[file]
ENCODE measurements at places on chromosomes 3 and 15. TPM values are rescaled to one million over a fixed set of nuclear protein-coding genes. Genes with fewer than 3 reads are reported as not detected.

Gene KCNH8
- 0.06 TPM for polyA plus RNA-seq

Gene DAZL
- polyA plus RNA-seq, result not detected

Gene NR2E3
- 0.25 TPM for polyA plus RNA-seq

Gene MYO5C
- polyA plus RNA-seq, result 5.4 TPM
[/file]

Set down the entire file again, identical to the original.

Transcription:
ENCODE measurements at places on chromosomes 3 and 15. TPM values are rescaled to one million over a fixed set of nuclear protein-coding genes. Genes with fewer than 3 reads are reported as not detected.

Gene KCNH8
- 0.06 TPM for polyA plus RNA-seq

Gene DAZL
- polyA plus RNA-seq, result not detected

Gene NR2E3
- 0.25 TPM for polyA plus RNA-seq

Gene MYO5C
- polyA plus RNA-seq, result 5.4 TPM